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Best tasting Sweet Corn Ever


See two of the Sweet Corn in photo harvested from the allotment. It would be expected that sun and warmth loving Sweet Corn would not have done too well in the rather wet and cool summer we have just had but my sweet corn has been a massive success. 50 plants sown mid April. Potted in 9cm pots mid May and planted out into their final positions mid June. No manure was added just a special cocktail of fertilizers in a blend divised by myself, plus several high N liquid feeds and top dressings.

This year was the first year I tried the variety F1 Lark – a supersweet mid season maturing variety. I tried a few cobs at the end of August but they were not ripe so I have left them until mid September for harvesting.

The flavour is amazing. they are extremely sweet. The cobs are a decent size. The two cobs shown above are about 7 inches long after trimming. The cobs are full all the way round with no gaps meaning very good pollination was achieved.

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Wow! I bet they taste delicious! I absolutely love sweetcorn and have tried several times in the past...when I had an allotment.. to grow it...with little or poor success. I envy both you and your allotment...well done!!

23 Sep, 2012


Waddy... There are a few simple rules to success with sweet corn and I see at the allotment site the majority of people failing with sweet corn for those reasons.

Sweet corn must never suffer root disturbance during the period between sowing and planting out and must never become pot bound so alway pot on into larger pots. Also don't plant out too early- it is better to pot on again instead. 2nd week of June is best.

Remember sweet corn is a grass so the feed should always be high nitrogen. Give base dressing of general fertilizer plus a good dose of Nitrogen like Suphate of Ammonia or Dried Blood. Liquid feed with the high N feeds.

Grow the sweet corn in a sunny but ideally sheltered spot. If you are further north than about Yorkshire/Lancs it is usually too cold to do well with sweet corn but they do OK in polytunnels in the north.

23 Sep, 2012


Bilbo and Waddy...

To be more specific and hopefully more helpful, I chitted the seeds on wet kitchen roll in the airing cupboard from 17th to 21st April. On 21st about 95% had chitted. I used 2 x 40 section module trays placed into standard seed trays. I used the very coarse textured but highly suitable Wickes Peat Free Multi Purpose Compost. I filled the trays then made a hole in each section and dropped a chitted seed in each. Then covered with more of the same compost. Gave them a good watering and waited. Germination in my unheated greenhouse was between 10 and 14 days. When the plants were about 3 inchs high I pushed the plugs out with rootball intact and potted into 3 1/2inch (9cm) pots of the same compost but I added some grit and some sieved loam to give it more body, plus some Q4 and some Dried Blood to make the compost high Nitrogen and higher in nutrient. From mid May the plants were stood outdoors in a standing out area to grow on. Then took to the allotment about 15th June and planted out in the block at about 15 inches each way. The final planting ground had a heavy dressing of Q4 (4oz per sq yrd) and extra N as Dried Blood(2oz per sq yrd) and Hoof and Horn (2oz per sq yrd). Liquid fed them with Chempak No2 and Vitax Vitafeed 412 up until mid August. Also gave a couple of dry top dressings of Dried blood around the plants at about 1 month intervals. Sweet Corn particularly likes Dried Blood and I do not know why it does but maybe Dried Blood contains plenty of Iron too which is liked by all grasses including Sweet Corn.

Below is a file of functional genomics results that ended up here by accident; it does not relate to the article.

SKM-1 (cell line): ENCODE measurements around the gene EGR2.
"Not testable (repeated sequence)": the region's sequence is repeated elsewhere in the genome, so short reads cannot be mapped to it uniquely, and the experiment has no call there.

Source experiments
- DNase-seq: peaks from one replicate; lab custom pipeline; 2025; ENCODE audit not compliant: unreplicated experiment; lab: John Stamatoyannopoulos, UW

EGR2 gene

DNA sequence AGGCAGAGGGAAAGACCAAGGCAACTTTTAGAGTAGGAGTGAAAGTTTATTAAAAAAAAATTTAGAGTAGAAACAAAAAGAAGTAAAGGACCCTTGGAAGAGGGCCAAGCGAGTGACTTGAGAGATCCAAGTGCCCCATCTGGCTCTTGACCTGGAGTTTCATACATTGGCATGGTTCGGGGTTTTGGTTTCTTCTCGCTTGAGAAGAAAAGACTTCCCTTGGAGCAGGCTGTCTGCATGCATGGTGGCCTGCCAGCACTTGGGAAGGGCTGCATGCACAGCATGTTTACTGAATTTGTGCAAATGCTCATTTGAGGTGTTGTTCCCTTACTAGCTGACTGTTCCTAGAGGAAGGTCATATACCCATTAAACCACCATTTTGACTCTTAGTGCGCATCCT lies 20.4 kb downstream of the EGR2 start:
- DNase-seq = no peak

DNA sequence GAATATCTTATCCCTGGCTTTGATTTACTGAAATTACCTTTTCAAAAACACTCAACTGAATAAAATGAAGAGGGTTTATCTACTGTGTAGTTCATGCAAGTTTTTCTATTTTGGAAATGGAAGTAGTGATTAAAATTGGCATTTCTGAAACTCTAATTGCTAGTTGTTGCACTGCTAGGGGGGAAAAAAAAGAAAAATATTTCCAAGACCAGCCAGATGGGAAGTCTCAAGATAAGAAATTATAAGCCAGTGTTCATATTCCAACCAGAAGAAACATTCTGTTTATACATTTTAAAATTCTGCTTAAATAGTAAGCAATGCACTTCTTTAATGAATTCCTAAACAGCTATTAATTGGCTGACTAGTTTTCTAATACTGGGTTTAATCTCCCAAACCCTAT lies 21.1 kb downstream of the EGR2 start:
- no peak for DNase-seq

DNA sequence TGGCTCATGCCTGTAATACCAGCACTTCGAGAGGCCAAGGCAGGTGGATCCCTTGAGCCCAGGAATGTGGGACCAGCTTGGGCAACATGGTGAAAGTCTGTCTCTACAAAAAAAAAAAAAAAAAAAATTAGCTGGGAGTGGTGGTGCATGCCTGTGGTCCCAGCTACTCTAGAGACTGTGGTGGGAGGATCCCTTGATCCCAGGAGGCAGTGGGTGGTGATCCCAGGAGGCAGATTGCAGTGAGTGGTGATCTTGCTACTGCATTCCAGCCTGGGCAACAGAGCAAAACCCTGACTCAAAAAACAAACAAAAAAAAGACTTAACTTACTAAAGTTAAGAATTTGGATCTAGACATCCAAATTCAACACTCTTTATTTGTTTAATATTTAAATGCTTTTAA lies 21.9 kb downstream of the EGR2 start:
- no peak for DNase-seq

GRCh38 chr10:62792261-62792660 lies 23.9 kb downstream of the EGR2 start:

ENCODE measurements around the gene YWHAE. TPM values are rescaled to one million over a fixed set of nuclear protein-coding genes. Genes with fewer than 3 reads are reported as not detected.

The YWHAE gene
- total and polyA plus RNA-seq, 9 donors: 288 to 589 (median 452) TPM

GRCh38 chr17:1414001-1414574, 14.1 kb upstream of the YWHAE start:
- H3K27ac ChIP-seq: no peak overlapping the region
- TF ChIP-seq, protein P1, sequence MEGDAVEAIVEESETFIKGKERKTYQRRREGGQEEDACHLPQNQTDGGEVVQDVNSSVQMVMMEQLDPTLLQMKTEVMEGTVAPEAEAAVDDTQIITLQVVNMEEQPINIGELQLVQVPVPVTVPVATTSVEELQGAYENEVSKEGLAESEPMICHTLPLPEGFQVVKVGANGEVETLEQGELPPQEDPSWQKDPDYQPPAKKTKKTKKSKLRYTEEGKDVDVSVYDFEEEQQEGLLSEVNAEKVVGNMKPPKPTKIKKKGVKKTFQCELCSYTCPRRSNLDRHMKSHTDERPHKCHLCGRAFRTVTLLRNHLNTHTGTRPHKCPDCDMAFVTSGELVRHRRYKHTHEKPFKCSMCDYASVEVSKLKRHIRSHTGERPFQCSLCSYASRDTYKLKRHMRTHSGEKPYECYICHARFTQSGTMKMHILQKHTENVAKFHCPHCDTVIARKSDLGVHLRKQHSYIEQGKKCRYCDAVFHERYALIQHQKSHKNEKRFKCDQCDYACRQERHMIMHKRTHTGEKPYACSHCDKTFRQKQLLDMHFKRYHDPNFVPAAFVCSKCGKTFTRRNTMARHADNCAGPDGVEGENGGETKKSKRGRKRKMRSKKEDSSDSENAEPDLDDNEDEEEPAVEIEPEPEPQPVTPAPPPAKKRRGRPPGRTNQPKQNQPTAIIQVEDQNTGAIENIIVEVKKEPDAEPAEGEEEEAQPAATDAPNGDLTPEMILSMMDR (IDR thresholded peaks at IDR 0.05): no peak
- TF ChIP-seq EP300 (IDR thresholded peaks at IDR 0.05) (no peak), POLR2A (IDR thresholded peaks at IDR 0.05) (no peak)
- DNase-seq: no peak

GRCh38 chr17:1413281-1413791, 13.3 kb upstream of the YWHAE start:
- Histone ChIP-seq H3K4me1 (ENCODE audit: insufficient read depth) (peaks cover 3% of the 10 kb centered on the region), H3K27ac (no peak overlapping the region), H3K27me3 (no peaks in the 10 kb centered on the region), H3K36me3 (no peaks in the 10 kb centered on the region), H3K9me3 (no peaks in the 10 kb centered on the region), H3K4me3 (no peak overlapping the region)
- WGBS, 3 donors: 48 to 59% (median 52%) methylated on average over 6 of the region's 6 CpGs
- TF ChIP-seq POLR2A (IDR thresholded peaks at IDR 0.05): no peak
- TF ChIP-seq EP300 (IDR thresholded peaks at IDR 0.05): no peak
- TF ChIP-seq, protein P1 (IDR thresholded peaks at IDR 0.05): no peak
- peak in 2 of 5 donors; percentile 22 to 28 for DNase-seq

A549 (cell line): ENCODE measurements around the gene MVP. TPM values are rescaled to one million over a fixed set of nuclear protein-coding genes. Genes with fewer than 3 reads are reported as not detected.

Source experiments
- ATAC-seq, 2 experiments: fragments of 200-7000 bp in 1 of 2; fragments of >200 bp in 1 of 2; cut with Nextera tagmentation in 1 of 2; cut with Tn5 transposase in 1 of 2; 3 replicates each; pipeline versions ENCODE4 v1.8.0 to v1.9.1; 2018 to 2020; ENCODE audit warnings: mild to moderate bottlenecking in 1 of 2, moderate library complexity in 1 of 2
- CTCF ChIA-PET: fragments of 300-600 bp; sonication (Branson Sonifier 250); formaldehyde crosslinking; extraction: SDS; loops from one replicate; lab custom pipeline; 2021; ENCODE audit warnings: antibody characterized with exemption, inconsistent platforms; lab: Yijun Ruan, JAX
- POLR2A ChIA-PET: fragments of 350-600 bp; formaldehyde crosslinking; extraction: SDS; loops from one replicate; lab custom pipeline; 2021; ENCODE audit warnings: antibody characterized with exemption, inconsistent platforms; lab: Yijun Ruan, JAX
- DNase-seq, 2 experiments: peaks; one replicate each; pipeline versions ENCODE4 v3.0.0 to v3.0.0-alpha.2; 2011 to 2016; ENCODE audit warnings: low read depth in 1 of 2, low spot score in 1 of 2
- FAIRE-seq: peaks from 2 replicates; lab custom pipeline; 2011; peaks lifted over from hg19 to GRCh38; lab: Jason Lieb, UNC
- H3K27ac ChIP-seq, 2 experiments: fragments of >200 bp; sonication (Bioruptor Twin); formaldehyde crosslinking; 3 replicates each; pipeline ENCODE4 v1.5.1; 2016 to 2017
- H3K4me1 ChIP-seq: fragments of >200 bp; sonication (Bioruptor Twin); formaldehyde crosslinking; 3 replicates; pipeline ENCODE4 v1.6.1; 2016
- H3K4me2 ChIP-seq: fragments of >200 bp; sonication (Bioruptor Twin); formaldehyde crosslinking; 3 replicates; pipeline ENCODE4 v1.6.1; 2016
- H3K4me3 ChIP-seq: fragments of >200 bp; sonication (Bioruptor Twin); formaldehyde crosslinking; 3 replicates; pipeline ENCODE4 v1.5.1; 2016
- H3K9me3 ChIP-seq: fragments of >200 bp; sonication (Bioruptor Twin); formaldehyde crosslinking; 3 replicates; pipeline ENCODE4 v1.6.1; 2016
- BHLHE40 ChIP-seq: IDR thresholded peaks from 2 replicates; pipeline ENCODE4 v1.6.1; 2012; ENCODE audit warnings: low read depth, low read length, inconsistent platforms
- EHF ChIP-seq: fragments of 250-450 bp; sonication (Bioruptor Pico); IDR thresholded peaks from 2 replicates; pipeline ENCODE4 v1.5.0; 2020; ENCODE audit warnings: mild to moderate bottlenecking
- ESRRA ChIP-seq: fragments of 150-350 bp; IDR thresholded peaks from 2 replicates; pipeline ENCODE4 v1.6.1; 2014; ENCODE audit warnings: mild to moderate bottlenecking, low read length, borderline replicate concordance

23 Sep, 2012


Thank you Sunnyhill. They certainly need a lot of TLC. Will also save for next year.

24 Sep, 2012


They look tasty ... I'm pleased for you.

24 Sep, 2012

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